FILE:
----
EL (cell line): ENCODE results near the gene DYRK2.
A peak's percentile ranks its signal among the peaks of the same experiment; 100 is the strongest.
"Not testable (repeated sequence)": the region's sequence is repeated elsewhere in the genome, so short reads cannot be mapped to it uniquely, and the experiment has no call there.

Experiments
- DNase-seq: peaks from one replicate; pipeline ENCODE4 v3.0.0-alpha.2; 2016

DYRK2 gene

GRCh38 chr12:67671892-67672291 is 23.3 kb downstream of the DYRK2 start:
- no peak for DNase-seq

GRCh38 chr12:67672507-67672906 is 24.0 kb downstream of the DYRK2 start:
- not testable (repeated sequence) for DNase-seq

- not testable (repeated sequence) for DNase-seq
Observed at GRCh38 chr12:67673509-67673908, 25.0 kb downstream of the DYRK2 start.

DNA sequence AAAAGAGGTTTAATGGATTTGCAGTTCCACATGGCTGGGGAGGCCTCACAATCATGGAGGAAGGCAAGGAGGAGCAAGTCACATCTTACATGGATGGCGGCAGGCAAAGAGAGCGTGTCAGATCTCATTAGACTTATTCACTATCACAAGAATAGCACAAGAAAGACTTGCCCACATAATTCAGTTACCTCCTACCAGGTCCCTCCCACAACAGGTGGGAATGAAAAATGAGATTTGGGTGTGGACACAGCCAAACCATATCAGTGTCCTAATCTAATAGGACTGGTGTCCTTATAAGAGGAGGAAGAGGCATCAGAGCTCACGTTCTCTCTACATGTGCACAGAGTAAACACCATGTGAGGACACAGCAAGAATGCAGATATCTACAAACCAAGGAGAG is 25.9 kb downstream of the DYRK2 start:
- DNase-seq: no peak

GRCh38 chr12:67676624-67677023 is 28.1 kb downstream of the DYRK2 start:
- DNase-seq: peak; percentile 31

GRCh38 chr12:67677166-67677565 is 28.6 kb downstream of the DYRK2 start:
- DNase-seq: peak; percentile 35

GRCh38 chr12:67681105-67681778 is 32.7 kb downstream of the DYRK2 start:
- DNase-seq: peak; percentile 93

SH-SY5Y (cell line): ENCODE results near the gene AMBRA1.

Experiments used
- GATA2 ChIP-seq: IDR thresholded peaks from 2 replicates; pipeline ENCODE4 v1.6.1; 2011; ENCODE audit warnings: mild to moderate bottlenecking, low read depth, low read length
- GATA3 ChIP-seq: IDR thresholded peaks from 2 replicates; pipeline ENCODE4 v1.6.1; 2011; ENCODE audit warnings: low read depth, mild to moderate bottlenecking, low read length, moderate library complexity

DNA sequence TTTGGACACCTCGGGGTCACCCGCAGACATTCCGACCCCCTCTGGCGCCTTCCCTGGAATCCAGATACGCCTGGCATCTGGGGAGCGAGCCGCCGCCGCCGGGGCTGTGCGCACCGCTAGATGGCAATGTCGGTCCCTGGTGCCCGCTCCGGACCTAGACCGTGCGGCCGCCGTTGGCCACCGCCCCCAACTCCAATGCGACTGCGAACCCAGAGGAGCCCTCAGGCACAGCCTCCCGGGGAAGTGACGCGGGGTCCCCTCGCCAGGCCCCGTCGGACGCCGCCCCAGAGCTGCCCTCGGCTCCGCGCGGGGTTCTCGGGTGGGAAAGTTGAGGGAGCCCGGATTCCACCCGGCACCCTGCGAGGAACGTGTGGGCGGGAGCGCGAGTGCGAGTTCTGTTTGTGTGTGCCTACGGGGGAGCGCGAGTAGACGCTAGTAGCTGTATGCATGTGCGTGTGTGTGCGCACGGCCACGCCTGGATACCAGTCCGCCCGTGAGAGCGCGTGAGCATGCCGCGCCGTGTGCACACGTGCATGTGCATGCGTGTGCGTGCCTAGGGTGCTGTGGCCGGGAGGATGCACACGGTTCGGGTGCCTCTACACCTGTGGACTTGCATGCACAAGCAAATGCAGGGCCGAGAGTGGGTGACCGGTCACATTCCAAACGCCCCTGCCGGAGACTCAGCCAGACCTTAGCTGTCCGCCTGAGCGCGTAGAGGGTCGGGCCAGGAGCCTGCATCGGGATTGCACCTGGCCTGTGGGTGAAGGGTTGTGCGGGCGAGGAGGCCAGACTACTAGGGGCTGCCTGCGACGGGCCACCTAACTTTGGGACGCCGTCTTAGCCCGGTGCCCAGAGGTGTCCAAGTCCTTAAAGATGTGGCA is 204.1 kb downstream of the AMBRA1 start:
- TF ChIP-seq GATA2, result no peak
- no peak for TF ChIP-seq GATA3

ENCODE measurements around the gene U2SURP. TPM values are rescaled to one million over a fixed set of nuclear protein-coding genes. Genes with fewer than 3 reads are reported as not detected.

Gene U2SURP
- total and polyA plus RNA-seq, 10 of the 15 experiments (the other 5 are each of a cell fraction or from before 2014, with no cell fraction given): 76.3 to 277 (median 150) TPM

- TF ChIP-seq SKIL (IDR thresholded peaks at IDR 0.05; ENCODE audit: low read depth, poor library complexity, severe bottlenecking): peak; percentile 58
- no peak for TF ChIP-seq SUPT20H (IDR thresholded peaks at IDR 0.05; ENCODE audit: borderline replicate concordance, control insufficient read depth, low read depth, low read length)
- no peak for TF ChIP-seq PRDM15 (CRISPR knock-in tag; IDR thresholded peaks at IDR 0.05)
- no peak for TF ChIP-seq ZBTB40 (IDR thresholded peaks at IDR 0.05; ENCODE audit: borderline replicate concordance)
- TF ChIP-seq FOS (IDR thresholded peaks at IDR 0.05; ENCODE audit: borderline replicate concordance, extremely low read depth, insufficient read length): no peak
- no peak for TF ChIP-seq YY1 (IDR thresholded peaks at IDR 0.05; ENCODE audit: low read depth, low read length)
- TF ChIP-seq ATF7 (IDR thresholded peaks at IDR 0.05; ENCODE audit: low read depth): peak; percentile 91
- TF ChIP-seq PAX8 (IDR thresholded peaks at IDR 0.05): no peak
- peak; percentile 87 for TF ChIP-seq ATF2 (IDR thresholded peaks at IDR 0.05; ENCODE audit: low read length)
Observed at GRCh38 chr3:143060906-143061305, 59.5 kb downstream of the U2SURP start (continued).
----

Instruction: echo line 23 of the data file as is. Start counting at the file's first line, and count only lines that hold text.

- GATA2 ChIP-seq: IDR thresholded peaks from 2 replicates; pipeline ENCODE4 v1.6.1; 2011; ENCODE audit warnings: mild to moderate bottlenecking, low read depth, low read length